In 2001, I joined Audible.com and listened to digitized audiobooks using my trusty yet problematic Digisette Duo-Aria; for years, my secondhand cars only had cassette players so the Digisette served me well. I preferred listening to audiobooks over music whilst commuting, traveling, or just motoring about. The other great thing about digital audiobooks was that I could listen to them anywhere, while raking the leaves or working out. Carrying my books everywhere was as important to me as carrying music everywhere was to other people. I also subscribed to Audible’s various monthly or weekly audio programs, like NPR’s Science Friday, in those dark days before podcasts.

After my second Digisette bit the dust and I entered a fraught period of unemployment, I stopped subscribing to Audible. My cars now had CD drives so I recorded BBC radio programs, burned them to CD, and listened to them in the car.

In 2009 or so, I bought an orange iPod nano as a birthday present for myself. I then began delving into the bizarre world of iTunes, how it manages music files, how it loads and plays podcasts on my iPod, etc. Audible-encoded files play very well in iTunes and with iPods of all kinds, so with my podcasts and Audible books now playable anywhere, and with a more dependable gadget, I was even happier.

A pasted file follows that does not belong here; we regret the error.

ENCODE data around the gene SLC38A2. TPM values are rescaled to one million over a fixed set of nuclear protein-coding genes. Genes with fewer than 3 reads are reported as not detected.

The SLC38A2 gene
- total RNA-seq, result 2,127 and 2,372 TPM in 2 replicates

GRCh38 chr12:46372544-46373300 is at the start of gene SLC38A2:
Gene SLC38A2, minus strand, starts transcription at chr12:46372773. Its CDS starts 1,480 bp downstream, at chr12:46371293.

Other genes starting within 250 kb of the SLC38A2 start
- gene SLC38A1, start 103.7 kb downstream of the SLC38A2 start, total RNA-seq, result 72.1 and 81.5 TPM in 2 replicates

Now, when I download an Audible file, it comes usually as one or up to three large files. But when I bought a few of the Doctor Who Big Finish productions via digital download, each track arrived as a separate file. Since they were originally published on CDs, and some of the productions are 2-CD sets, there could be upwards of 40-odd separate audio files to be managed. I can categorize the files as Media Kind “Audiobook” and they’ll show up with my other audiobooks. They would transfer to the iPod just fine, but the order-out-of-chaos maniac in me hated that they existed as individual files — I really wanted them to be in one or two big files, as the Audible books are.

Over the years, I had also collected many other MP3 files: stray podcasts or interviews not available from iTunes, audio programs I had bought, or coaching programs where the instruction arrived as lots of MP3 files. I had also recorded things off the web, such as this BBC2 radio documentary on the history of British comedy — four hour-long programs. It offended my sense of order to have all these files scattered in separate directories and not snugly nestled in iTunes where I could control them a little better. The iTunes interface really doesn’t handle these kinds of rogue files very well, in my experience, and I thought the whole operation could be made much easier.